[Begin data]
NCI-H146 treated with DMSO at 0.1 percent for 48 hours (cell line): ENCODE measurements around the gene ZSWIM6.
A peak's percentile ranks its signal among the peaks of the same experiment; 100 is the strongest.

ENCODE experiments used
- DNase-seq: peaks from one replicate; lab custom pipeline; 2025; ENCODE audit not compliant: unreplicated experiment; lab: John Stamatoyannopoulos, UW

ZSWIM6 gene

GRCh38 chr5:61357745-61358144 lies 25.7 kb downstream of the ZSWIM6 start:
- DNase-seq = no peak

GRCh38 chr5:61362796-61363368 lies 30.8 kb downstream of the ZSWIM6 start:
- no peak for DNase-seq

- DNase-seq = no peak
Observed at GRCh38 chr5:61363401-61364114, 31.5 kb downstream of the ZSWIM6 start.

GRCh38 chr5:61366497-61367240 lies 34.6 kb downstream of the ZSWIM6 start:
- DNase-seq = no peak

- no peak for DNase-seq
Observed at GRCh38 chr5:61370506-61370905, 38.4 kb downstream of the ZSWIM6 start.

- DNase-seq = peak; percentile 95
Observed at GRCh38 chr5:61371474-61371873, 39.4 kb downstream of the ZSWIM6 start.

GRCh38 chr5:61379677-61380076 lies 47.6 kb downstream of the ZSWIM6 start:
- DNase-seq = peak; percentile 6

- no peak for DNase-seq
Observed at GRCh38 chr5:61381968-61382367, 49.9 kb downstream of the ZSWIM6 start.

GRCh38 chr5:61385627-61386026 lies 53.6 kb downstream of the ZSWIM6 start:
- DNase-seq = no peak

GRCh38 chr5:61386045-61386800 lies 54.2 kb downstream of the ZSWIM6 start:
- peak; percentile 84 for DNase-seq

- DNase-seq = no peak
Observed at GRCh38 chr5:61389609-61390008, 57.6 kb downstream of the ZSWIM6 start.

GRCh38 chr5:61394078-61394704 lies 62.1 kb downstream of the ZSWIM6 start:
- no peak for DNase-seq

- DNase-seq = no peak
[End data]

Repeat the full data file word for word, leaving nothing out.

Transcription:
NCI-H146 treated with DMSO at 0.1 percent for 48 hours (cell line): ENCODE measurements around the gene ZSWIM6.
A peak's percentile ranks its signal among the peaks of the same experiment; 100 is the strongest.

ENCODE experiments used
- DNase-seq: peaks from one replicate; lab custom pipeline; 2025; ENCODE audit not compliant: unreplicated experiment; lab: John Stamatoyannopoulos, UW

ZSWIM6 gene

GRCh38 chr5:61357745-61358144 lies 25.7 kb downstream of the ZSWIM6 start:
- DNase-seq = no peak

GRCh38 chr5:61362796-61363368 lies 30.8 kb downstream of the ZSWIM6 start:
- no peak for DNase-seq

- DNase-seq = no peak
Observed at GRCh38 chr5:61363401-61364114, 31.5 kb downstream of the ZSWIM6 start.

GRCh38 chr5:61366497-61367240 lies 34.6 kb downstream of the ZSWIM6 start:
- DNase-seq = no peak

- no peak for DNase-seq
Observed at GRCh38 chr5:61370506-61370905, 38.4 kb downstream of the ZSWIM6 start.

- DNase-seq = peak; percentile 95
Observed at GRCh38 chr5:61371474-61371873, 39.4 kb downstream of the ZSWIM6 start.

GRCh38 chr5:61379677-61380076 lies 47.6 kb downstream of the ZSWIM6 start:
- DNase-seq = peak; percentile 6

- no peak for DNase-seq
Observed at GRCh38 chr5:61381968-61382367, 49.9 kb downstream of the ZSWIM6 start.

GRCh38 chr5:61385627-61386026 lies 53.6 kb downstream of the ZSWIM6 start:
- DNase-seq = no peak

GRCh38 chr5:61386045-61386800 lies 54.2 kb downstream of the ZSWIM6 start:
- peak; percentile 84 for DNase-seq

- DNase-seq = no peak
Observed at GRCh38 chr5:61389609-61390008, 57.6 kb downstream of the ZSWIM6 start.

GRCh38 chr5:61394078-61394704 lies 62.1 kb downstream of the ZSWIM6 start:
- no peak for DNase-seq

- DNase-seq = no peak